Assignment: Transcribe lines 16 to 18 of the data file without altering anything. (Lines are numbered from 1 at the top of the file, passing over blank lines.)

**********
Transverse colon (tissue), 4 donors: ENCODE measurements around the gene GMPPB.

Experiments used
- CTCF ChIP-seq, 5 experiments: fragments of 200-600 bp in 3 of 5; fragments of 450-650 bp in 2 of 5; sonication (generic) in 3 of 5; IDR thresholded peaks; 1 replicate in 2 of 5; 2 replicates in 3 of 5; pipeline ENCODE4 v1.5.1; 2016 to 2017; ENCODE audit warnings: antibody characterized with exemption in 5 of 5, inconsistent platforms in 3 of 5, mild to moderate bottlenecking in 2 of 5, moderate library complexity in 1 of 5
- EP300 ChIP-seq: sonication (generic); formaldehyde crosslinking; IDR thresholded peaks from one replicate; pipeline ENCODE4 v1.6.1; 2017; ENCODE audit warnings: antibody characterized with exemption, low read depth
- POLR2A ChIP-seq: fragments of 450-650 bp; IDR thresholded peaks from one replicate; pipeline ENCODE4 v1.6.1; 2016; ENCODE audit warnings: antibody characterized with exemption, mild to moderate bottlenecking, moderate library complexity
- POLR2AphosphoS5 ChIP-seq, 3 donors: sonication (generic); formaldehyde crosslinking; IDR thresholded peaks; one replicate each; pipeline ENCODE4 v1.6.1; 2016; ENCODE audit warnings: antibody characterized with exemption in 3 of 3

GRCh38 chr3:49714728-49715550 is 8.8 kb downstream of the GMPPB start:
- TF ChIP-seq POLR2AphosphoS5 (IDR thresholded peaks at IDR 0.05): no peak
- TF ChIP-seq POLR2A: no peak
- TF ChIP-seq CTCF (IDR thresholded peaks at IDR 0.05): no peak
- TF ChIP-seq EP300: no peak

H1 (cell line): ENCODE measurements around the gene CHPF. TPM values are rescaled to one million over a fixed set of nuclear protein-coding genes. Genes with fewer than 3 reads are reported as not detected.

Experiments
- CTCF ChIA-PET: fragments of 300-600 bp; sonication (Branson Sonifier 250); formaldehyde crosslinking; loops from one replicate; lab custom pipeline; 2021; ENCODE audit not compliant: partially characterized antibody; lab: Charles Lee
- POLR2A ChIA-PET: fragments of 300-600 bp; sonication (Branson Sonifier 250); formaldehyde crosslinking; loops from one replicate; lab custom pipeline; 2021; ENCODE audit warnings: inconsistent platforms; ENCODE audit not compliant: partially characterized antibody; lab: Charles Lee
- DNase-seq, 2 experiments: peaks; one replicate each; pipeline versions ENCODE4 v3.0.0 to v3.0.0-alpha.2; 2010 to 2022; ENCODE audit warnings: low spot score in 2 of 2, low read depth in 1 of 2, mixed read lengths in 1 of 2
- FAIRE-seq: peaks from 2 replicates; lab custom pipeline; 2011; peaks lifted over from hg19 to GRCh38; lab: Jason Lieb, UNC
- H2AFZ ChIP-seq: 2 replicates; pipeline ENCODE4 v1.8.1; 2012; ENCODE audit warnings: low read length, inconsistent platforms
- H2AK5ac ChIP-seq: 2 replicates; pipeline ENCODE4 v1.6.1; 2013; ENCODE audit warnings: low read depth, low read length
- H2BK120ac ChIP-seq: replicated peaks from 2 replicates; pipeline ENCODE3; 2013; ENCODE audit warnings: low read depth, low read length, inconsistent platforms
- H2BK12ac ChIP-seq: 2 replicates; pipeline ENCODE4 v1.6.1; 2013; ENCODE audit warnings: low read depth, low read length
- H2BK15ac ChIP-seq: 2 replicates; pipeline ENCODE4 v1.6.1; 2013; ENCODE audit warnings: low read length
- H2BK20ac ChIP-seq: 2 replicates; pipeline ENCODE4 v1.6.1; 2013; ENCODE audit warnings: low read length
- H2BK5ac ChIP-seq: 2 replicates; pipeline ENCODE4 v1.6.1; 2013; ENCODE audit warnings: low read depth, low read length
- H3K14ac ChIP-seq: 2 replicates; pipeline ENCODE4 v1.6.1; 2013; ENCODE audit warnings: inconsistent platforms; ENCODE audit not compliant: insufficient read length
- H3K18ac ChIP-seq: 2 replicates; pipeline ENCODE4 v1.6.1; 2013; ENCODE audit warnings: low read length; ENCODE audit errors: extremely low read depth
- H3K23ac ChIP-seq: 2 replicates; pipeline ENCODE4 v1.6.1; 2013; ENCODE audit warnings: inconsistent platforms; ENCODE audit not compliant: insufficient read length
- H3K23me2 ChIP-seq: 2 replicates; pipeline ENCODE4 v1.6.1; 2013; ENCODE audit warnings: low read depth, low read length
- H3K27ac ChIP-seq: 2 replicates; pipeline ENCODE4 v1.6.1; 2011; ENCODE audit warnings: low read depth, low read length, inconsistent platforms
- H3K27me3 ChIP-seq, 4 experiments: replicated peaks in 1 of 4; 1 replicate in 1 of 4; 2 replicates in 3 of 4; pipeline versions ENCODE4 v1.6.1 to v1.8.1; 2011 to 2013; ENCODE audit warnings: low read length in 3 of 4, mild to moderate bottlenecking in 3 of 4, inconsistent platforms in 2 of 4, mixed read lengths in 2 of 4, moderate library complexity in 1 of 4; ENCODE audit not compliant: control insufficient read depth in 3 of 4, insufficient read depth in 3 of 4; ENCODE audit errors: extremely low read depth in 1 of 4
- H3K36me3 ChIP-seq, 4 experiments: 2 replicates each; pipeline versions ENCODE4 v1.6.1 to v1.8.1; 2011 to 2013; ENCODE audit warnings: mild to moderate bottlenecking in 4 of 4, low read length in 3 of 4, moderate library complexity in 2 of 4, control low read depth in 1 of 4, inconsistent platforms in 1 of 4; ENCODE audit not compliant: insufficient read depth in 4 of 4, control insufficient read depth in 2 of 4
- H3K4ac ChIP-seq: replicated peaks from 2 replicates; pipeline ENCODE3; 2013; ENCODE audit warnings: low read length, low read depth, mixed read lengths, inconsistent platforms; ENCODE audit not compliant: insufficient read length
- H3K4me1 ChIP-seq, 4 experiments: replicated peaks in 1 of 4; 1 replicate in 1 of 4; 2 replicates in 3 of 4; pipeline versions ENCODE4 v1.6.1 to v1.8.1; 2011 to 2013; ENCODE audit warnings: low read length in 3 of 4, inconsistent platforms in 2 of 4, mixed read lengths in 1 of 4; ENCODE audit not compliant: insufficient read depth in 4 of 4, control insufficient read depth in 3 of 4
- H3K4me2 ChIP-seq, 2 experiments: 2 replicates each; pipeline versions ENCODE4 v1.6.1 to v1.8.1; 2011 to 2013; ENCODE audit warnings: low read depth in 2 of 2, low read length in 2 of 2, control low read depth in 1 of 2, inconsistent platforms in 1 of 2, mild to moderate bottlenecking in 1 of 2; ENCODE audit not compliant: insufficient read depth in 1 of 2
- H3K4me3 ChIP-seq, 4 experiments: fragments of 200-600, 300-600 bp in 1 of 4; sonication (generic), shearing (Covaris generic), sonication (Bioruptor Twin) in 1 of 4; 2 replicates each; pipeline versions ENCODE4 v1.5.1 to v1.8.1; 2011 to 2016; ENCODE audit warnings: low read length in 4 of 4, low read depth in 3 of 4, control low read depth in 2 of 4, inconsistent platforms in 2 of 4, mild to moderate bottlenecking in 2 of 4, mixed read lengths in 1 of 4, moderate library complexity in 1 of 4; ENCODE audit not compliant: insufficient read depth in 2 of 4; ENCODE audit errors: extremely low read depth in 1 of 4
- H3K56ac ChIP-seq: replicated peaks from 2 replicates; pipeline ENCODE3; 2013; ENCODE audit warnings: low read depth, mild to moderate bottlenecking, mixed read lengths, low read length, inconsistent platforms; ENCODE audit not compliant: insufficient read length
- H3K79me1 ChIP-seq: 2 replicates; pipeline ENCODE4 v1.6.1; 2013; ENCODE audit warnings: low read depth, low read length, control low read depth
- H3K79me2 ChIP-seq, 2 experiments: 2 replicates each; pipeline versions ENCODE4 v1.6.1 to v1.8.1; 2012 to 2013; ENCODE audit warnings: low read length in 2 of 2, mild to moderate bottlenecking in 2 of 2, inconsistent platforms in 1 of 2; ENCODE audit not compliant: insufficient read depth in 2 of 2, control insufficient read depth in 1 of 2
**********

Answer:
- DNase-seq, 2 experiments: peaks; one replicate each; pipeline versions ENCODE4 v3.0.0 to v3.0.0-alpha.2; 2010 to 2022; ENCODE audit warnings: low spot score in 2 of 2, low read depth in 1 of 2, mixed read lengths in 1 of 2
- FAIRE-seq: peaks from 2 replicates; lab custom pipeline; 2011; peaks lifted over from hg19 to GRCh38; lab: Jason Lieb, UNC
- H2AFZ ChIP-seq: 2 replicates; pipeline ENCODE4 v1.8.1; 2012; ENCODE audit warnings: low read length, inconsistent platforms